Ukraine // The meaning of the core values of the judiciary

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By Lino Brosius

Implications of the core values of justice for the day-to-day work and life of judges in Ukraine and the Netherlands

“Core values don’t make the judiciary trustworthy. It is up to the judiciary to make these values trustworthy.”

Understanding what impartiality, integrity, independence, reserve and diligence mean every day was at the heart of a two-day event, hosted by the Ukrainian Catholic University (UCU) in Lviv. In close collaboration with the National School of Judges of Ukraine, CILC and its partners, the Centre of Policy and Legal Reform (CPLR) and UCU, facilitated a discussion between Ukrainian and Dutch judges and legal experts on professional conduct and public trust.

The Code of Judicial Ethics of the Council of Judges of Ukraine and the working group report on Judicial Ethics of the European Network of Councils for the Judiciary mention principles, values and qualities that guide the conduct of judges, both inside the court and elsewhere. In discussing a series of judicial moral dilemmas, using an online quiz tool and breakout sessions, the peers collectively translated these ‘words on paper’ to their day-to-day work and life as judges. One of the conclusions of this event was that the core values of the judiciary require constant attention, as the context determines how these values work.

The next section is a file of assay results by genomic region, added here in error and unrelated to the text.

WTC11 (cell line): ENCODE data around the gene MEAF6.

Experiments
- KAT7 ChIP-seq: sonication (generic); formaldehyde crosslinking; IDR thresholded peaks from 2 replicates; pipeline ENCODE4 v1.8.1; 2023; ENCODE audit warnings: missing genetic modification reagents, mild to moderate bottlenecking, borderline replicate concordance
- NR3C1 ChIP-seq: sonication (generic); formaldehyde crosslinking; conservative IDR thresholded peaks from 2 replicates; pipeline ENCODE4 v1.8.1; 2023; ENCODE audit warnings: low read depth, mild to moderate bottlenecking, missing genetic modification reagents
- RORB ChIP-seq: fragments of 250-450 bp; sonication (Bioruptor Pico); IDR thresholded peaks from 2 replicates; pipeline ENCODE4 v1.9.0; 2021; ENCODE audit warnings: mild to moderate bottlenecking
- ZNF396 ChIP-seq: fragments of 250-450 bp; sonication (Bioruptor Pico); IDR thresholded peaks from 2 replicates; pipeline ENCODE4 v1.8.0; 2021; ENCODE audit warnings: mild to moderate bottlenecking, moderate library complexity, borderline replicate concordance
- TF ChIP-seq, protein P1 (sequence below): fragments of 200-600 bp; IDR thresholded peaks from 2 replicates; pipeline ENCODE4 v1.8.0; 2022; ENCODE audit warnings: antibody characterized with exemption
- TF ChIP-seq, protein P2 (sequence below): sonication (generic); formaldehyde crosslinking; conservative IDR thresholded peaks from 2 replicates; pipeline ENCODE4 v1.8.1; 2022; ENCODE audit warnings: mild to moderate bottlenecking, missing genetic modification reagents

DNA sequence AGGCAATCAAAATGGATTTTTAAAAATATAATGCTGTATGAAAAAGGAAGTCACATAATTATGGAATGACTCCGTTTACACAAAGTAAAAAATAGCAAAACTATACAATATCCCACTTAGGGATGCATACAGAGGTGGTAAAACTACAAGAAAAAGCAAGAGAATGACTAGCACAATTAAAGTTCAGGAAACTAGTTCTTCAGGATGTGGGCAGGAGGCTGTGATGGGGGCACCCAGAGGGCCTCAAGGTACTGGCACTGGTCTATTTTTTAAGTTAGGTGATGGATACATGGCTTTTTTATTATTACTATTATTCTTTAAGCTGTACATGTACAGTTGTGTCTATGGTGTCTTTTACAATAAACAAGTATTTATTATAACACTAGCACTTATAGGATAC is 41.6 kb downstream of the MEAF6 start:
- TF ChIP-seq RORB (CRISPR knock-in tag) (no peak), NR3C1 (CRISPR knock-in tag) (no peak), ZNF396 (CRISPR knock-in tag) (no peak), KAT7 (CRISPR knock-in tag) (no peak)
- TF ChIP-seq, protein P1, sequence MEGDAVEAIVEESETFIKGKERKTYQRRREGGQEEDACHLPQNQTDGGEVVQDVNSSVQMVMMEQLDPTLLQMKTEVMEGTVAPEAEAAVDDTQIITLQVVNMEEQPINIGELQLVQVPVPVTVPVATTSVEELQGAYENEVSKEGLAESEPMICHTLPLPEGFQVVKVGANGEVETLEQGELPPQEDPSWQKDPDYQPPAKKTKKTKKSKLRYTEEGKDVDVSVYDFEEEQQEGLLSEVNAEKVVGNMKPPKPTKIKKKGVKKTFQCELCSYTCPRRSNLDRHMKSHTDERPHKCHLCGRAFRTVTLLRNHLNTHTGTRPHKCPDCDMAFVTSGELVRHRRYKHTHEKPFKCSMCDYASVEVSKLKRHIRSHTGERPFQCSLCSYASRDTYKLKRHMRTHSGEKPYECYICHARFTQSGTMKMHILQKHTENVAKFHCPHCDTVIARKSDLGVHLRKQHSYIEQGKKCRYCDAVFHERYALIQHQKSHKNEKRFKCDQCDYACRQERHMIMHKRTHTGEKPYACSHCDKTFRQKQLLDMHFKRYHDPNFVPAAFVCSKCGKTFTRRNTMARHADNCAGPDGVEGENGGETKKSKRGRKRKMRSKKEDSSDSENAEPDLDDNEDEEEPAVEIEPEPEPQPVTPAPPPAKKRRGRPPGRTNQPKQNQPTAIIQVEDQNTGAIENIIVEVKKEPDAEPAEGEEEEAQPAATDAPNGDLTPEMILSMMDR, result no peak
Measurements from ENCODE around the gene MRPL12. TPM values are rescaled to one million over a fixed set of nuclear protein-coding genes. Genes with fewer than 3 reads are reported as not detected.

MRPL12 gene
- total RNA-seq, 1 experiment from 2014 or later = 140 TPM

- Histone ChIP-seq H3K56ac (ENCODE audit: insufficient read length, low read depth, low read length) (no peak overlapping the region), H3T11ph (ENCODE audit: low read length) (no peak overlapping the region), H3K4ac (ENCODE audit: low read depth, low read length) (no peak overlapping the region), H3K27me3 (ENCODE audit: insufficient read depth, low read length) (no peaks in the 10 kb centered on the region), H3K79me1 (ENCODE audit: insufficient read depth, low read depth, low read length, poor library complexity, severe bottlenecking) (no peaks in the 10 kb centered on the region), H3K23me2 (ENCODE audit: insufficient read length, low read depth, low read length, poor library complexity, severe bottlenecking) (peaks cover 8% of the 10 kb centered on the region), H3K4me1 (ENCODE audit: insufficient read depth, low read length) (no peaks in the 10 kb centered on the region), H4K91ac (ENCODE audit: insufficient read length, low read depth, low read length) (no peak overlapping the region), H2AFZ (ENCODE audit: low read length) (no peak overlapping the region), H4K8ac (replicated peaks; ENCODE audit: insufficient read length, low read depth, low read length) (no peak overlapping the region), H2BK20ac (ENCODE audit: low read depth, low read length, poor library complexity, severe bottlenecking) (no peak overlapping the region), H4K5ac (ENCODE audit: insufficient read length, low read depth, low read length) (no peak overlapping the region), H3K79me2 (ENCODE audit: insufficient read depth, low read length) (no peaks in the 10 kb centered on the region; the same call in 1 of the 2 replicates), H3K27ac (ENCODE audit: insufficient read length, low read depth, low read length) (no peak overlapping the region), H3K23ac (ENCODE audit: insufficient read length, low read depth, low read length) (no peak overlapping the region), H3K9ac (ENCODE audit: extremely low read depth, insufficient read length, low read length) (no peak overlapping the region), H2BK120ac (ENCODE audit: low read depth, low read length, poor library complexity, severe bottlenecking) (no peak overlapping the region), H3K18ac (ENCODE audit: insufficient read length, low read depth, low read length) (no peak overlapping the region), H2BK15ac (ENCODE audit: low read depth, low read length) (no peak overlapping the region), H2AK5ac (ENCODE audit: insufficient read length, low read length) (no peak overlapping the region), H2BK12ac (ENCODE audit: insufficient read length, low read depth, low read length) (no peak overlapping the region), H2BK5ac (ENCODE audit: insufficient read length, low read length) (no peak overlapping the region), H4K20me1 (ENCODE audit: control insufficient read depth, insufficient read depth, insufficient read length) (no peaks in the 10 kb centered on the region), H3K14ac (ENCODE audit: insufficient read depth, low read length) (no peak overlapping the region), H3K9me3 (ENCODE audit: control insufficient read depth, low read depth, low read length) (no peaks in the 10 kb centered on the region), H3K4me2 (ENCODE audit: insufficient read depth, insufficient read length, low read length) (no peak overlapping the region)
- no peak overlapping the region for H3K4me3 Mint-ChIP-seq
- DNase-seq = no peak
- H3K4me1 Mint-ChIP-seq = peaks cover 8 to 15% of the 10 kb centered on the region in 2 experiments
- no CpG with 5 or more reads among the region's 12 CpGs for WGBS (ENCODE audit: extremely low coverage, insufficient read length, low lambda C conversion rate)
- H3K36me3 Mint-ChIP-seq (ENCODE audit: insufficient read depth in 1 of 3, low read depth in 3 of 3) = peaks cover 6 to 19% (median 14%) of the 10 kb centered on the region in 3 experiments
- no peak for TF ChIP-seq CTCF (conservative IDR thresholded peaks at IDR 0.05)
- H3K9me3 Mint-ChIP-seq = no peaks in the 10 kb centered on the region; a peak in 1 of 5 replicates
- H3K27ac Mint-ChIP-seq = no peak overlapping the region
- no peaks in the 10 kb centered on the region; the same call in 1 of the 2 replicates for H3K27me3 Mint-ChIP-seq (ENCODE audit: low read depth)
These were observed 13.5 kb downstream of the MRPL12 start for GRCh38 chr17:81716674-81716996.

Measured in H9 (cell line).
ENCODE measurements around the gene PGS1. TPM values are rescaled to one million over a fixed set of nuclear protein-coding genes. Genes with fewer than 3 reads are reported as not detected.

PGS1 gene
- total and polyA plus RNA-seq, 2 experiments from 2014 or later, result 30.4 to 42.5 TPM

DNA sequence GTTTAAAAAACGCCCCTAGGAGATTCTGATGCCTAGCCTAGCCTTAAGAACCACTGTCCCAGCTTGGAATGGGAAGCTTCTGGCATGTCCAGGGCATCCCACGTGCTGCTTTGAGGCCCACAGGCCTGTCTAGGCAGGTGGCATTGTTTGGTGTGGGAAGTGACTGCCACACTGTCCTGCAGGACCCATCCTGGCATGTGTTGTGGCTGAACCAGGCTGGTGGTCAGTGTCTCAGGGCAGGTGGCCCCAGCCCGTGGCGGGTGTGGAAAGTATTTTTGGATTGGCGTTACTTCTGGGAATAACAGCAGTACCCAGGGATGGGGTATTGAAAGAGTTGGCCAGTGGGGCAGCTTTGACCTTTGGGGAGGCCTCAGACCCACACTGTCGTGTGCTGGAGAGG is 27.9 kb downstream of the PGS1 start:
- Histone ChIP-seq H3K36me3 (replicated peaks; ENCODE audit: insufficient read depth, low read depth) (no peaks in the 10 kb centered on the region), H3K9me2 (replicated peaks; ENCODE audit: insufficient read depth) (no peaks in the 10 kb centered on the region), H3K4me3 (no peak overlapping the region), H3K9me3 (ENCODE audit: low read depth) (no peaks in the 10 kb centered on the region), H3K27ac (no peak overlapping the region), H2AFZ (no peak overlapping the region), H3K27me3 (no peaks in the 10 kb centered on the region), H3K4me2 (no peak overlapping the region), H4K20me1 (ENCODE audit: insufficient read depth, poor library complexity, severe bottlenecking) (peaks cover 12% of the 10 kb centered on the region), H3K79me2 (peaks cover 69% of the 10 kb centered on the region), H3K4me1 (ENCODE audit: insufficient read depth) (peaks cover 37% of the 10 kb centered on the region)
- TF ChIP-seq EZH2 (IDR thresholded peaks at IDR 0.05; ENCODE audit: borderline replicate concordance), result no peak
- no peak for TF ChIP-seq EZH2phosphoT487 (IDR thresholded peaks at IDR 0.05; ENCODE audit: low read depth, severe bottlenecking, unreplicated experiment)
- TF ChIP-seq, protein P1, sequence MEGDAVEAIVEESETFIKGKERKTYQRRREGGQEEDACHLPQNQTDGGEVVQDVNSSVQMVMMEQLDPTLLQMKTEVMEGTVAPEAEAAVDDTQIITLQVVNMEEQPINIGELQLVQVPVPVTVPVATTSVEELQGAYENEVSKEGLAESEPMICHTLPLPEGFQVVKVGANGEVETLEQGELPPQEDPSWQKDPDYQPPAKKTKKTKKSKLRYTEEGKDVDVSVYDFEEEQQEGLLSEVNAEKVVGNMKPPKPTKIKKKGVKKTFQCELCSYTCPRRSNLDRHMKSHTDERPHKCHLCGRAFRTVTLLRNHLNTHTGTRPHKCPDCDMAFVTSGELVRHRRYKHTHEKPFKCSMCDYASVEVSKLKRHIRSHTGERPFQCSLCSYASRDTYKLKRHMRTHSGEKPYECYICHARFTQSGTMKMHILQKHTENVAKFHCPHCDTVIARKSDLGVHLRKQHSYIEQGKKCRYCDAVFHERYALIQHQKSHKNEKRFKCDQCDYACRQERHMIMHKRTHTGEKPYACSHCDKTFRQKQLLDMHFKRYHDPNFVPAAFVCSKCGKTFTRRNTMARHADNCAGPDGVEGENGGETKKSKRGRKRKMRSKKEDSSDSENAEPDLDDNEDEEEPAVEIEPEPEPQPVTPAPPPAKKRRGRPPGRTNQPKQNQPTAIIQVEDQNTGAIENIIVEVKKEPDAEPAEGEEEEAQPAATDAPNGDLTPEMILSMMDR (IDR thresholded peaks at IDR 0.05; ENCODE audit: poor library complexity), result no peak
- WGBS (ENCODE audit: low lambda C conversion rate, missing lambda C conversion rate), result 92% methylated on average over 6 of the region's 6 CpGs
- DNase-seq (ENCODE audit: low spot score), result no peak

Judges from administrative and general jurisdiction courts of the first instance and appellate level in the Lviv region actively participated in this discussion. Judicial ethics specialist professor Jonathan Soeharno and senior justice Ruth van der Pol joined CILC project manager Lino Brosius on this mission that further strengthened the legal cooperation of the Netherlands with courts in this region of Ukraine.

Next to the peer discussion at UCU, the mission program included a meeting at the 8th Appellate Administrative Court in Lviv and a visit to the Chervonohrad District Court in the Lviv region. The Dutch guests used these side visits to talk about the effects of the ongoing judicial reform effort, started under the previous administration and reinforced by the current one. They also got a better understanding of the daily work and the working environment of their Ukrainian peers.

The peer discussion on the core values of the judiciary is part of the Ukrainian-Dutch Matra project Peer to Peer – Service-oriented Courts in Western Ukraine. This project is funded by the Netherlands Embassy in Kyiv.

For more information about this project and its upcoming events, please feel free to contact CILC project manager Lino Brosius.


Pictures courtesy of CPLR, 8th Appellate Administrative Court and the Chervonohrad District Court.

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